A: Haemorrhoids are painful if they stick out and the blood in them becomes clotted (thrombosed). Lying flat or having a warm bath with a tablespoon of salt in the water is helpful.
Do not take painkillers with codeine in them as these cause constipation and makes things worse. Fissure pain responds to the same routine and is much the commoner source of pain.
If I get bleeding from Haemorrhoids, what should I do?
A: You should lie flat with your bottom a little higher than your head. The reason for this is that the bleeding is usually form the veins and walking, sitting on the toilet etc just increases the pressure and makes the bleeding worse. An ice pack applied to the anal area also helps.
If the bleeding is more than a pint contact your doctor or go to the nearest emergency. Remember that blood loss looks more than it is when it is in the toilet.
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Your patience, concern and meticulousness touch the heart and respect of a patient like me.
I appreciate your time and care.
Wish you all the best!
I feel so much better you have no idea.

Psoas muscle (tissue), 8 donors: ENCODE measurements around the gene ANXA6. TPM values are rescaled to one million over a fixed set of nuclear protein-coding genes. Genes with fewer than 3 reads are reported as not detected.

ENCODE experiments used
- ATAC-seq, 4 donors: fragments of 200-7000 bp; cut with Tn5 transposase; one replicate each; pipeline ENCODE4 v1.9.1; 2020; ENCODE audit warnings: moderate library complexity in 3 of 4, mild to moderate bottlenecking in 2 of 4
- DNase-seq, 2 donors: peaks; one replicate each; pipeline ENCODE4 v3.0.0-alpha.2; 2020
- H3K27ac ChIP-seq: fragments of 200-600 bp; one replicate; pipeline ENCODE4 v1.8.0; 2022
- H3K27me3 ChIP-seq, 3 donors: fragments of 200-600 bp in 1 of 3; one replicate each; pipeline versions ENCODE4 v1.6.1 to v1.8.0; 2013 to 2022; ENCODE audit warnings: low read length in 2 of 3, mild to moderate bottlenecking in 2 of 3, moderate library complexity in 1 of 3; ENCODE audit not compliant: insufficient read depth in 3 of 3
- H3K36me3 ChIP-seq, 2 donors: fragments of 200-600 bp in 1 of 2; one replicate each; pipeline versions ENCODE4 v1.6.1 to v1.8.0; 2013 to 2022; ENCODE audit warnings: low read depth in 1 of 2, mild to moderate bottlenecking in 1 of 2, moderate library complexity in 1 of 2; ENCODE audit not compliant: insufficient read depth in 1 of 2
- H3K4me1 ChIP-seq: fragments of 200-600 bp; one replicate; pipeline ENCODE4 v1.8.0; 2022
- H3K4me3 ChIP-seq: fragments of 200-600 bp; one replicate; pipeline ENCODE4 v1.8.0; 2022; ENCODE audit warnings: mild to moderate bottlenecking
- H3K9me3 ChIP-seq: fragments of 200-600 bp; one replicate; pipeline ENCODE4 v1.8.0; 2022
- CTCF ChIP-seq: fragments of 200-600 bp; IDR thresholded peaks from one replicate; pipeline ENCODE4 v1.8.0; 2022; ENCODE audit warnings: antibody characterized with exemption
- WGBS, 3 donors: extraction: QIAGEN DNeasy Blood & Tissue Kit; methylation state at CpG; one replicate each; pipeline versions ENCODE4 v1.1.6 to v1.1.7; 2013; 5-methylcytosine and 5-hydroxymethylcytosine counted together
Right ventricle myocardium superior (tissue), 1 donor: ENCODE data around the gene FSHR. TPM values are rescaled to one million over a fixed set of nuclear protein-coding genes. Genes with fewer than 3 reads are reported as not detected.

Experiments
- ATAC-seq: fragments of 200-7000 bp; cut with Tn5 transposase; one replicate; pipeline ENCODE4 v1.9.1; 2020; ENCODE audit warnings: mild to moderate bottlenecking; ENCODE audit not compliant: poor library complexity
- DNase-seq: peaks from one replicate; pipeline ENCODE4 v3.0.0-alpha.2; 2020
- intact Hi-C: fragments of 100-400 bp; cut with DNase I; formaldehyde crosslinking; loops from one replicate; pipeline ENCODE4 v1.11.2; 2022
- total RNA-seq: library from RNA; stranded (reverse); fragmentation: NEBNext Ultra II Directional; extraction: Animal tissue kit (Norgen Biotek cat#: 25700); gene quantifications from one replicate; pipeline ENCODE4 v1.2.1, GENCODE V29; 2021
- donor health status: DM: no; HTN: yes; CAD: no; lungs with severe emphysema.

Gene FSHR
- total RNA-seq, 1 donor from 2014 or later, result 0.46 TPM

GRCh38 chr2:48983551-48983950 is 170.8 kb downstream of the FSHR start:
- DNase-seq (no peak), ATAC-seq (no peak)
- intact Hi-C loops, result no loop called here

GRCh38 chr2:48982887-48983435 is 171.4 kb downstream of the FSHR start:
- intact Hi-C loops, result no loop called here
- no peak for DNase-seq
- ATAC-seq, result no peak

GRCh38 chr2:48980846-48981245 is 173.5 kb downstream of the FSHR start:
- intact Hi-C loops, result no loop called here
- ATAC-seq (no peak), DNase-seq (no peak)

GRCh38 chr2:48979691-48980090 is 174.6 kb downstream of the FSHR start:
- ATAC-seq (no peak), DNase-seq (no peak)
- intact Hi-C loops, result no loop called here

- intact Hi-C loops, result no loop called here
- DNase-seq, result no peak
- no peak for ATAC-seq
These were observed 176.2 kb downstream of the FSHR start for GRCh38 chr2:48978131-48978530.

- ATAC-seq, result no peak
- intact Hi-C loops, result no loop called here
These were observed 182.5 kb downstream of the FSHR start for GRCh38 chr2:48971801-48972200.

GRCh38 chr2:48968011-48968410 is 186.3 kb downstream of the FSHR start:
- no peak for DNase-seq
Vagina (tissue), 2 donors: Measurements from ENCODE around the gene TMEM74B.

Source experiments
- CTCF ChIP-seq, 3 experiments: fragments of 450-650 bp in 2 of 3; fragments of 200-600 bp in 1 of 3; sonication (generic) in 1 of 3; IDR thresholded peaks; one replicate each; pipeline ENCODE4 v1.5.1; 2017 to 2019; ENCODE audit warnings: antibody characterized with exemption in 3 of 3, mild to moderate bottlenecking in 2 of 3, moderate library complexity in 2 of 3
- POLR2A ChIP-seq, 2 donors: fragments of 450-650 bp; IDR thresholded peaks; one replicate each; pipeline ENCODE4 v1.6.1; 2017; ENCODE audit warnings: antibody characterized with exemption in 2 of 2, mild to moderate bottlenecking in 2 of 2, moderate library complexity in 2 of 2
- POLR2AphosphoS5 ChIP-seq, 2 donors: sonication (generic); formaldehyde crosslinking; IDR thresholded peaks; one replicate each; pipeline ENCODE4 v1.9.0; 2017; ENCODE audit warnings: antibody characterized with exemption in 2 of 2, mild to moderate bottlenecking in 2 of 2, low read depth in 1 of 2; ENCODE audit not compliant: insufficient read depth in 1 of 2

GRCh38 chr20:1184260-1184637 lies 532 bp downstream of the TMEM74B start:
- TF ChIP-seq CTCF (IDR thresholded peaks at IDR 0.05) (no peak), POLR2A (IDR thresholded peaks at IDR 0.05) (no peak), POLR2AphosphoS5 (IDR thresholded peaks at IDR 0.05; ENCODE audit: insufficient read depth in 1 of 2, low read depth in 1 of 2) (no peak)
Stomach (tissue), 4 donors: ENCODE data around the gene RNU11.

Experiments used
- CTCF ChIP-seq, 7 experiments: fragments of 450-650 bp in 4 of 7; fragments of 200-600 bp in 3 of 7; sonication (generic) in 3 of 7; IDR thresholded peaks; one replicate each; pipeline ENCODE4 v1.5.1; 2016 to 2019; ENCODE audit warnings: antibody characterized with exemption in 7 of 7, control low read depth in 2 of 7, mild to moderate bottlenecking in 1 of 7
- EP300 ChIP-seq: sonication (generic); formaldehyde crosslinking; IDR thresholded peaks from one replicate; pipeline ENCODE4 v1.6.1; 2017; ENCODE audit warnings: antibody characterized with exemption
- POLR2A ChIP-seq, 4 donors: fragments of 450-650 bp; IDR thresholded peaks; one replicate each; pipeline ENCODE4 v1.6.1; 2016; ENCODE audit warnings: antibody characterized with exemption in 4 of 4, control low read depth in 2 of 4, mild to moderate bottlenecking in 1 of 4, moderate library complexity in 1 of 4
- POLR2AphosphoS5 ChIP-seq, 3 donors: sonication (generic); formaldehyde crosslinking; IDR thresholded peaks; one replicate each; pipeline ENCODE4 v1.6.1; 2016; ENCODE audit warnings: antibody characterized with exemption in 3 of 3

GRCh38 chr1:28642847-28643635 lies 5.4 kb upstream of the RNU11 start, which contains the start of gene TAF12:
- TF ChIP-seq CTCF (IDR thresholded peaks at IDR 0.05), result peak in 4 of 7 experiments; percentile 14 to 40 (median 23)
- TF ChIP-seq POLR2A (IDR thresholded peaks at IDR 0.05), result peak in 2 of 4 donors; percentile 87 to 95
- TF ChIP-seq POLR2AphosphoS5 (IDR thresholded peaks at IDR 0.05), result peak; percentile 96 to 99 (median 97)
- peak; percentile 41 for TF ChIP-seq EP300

I am much better and the bleeding has stopped (after first appointment).
I should have come 10 years ago.
It’s perfect! I can’t believe it!
I feel great for the first time in my life.
It was a miracle. I felt good the next day.
The next day there was relief – not complete of course.
I wasn’t aware this was available.
Phenomenal! 110% better!
They are not bleeding any more and it was not painful and they are not sticking out now. This is cool.
Great! Haven’t felt this good in 2 years.
I was very afraid at the beginning when I saw the blood.
It worked very good.
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Having a comfy bum makes all the difference in the world.
After suffering fifty years of foolish discomfort and only three visits to your office I feel like a new woman. Thank you for making such an amazing difference in my everyday life.
Best thing I ever did was coming to see you - wish I'd done it sooner.
I had no idea it would be so straightforward.
I was a bit surprised - I felt nothing! When I had banding in 1999 it was painful.
I am exceedingly grateful for the relief you provided to my pain and discomfort with the presence of your added touch of warm compassion. Thank you so much for the skill and proficiency you displayed in dealing with my physical condition.
I feel a million times better